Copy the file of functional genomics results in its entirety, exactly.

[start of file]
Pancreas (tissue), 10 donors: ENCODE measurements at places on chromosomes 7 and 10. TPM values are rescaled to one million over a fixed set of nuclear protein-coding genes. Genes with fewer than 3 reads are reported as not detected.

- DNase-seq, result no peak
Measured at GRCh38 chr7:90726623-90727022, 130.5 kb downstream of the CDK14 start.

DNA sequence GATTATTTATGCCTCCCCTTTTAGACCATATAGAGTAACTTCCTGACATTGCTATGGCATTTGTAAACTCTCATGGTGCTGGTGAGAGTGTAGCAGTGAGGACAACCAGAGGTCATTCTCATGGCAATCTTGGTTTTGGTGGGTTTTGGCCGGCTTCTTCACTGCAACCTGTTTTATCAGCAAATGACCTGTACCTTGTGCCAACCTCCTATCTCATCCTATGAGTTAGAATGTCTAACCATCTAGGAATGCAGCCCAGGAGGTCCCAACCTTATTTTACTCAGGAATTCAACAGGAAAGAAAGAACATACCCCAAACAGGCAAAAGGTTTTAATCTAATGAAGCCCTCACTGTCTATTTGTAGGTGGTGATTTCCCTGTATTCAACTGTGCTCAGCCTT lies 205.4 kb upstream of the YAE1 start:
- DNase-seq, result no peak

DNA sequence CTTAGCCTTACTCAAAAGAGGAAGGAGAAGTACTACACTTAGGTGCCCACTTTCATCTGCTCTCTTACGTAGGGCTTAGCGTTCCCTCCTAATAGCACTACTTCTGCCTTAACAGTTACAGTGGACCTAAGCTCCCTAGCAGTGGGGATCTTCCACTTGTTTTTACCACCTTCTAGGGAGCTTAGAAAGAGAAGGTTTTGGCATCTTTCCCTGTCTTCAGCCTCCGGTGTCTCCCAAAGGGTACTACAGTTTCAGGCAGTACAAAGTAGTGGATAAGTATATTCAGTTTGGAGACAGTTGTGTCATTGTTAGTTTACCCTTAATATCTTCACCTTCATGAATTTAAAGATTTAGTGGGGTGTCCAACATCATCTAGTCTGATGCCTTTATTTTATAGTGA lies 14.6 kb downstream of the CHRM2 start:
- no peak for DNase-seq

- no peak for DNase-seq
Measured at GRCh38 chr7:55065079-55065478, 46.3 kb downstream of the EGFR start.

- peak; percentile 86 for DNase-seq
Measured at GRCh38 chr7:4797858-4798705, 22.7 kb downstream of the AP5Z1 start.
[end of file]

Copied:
Pancreas (tissue), 10 donors: ENCODE measurements at places on chromosomes 7 and 10. TPM values are rescaled to one million over a fixed set of nuclear protein-coding genes. Genes with fewer than 3 reads are reported as not detected.

- DNase-seq, result no peak
Measured at GRCh38 chr7:90726623-90727022, 130.5 kb downstream of the CDK14 start.

DNA sequence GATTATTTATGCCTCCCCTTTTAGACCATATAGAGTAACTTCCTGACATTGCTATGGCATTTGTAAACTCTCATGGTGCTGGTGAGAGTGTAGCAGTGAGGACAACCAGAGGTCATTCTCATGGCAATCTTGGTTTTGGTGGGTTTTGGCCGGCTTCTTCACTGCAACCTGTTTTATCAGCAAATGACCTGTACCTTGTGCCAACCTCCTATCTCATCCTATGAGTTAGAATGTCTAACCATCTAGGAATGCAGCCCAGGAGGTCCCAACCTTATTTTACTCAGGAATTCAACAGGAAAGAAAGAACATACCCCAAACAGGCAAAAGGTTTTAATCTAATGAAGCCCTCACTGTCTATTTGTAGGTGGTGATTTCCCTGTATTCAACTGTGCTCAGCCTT lies 205.4 kb upstream of the YAE1 start:
- DNase-seq, result no peak

DNA sequence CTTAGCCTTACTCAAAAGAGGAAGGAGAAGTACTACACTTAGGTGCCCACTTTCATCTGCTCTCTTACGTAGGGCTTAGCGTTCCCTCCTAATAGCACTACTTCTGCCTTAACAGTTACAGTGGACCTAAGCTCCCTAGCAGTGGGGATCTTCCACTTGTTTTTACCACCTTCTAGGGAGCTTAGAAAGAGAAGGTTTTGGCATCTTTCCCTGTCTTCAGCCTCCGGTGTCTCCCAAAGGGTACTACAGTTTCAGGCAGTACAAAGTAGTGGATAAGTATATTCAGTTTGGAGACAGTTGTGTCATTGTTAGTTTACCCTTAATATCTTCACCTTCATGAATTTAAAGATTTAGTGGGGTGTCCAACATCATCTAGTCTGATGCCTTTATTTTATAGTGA lies 14.6 kb downstream of the CHRM2 start:
- no peak for DNase-seq

- no peak for DNase-seq
Measured at GRCh38 chr7:55065079-55065478, 46.3 kb downstream of the EGFR start.

- peak; percentile 86 for DNase-seq
Measured at GRCh38 chr7:4797858-4798705, 22.7 kb downstream of the AP5Z1 start.